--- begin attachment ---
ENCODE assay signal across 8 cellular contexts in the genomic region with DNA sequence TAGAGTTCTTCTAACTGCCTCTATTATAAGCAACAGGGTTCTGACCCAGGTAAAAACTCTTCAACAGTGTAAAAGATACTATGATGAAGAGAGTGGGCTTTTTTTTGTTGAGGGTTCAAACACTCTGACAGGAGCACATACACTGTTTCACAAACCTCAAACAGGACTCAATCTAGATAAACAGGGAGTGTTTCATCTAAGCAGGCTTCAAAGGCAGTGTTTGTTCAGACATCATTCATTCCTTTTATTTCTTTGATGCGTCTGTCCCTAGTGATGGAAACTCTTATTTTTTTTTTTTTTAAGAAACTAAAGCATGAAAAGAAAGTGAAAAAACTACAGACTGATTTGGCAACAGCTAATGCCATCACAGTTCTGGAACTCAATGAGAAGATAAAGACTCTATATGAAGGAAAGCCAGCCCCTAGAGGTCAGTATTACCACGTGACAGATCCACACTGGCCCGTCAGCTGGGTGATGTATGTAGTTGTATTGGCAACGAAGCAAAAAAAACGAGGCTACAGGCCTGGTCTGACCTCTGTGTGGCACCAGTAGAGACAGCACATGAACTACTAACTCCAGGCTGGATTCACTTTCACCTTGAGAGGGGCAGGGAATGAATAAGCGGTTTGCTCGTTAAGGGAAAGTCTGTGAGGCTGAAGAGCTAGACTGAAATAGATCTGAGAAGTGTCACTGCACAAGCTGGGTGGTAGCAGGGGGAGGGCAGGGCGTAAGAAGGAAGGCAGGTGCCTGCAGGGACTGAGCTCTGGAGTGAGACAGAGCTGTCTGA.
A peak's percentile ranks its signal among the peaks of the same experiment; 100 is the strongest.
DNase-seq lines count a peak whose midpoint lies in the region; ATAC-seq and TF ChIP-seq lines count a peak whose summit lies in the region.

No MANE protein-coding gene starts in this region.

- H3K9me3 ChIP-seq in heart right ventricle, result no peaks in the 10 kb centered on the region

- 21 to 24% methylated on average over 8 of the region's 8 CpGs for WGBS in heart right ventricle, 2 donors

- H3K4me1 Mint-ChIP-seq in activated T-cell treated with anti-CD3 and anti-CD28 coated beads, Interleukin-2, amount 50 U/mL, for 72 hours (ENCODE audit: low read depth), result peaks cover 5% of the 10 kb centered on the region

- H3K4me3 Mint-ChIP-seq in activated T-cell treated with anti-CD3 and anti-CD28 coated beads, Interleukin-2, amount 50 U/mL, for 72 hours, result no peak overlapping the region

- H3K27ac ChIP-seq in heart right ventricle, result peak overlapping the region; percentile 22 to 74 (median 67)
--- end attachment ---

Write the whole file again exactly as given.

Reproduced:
ENCODE assay signal across 8 cellular contexts in the genomic region with DNA sequence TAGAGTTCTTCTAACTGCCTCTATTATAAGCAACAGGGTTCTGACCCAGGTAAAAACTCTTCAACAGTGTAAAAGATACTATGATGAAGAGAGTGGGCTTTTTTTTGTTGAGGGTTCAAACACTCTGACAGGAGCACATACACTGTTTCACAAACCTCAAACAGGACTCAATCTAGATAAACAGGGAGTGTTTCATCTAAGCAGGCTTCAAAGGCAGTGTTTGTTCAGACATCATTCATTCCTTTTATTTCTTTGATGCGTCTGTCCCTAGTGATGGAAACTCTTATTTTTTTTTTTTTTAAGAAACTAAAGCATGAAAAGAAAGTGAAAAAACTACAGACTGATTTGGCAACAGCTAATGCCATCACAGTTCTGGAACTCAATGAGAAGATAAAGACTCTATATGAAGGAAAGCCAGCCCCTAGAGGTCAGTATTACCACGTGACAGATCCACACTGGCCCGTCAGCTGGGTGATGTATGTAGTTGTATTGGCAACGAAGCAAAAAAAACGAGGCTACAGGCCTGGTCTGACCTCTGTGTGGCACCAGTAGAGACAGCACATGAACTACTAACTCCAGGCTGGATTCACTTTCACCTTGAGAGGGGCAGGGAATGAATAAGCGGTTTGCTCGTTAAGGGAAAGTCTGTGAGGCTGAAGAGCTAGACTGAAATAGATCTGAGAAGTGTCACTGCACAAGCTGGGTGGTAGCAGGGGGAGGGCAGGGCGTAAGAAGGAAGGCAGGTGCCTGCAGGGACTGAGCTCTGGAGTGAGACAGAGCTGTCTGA.
A peak's percentile ranks its signal among the peaks of the same experiment; 100 is the strongest.
DNase-seq lines count a peak whose midpoint lies in the region; ATAC-seq and TF ChIP-seq lines count a peak whose summit lies in the region.

No MANE protein-coding gene starts in this region.

- H3K9me3 ChIP-seq in heart right ventricle, result no peaks in the 10 kb centered on the region

- 21 to 24% methylated on average over 8 of the region's 8 CpGs for WGBS in heart right ventricle, 2 donors

- H3K4me1 Mint-ChIP-seq in activated T-cell treated with anti-CD3 and anti-CD28 coated beads, Interleukin-2, amount 50 U/mL, for 72 hours (ENCODE audit: low read depth), result peaks cover 5% of the 10 kb centered on the region

- H3K4me3 Mint-ChIP-seq in activated T-cell treated with anti-CD3 and anti-CD28 coated beads, Interleukin-2, amount 50 U/mL, for 72 hours, result no peak overlapping the region

- H3K27ac ChIP-seq in heart right ventricle, result peak overlapping the region; percentile 22 to 74 (median 67)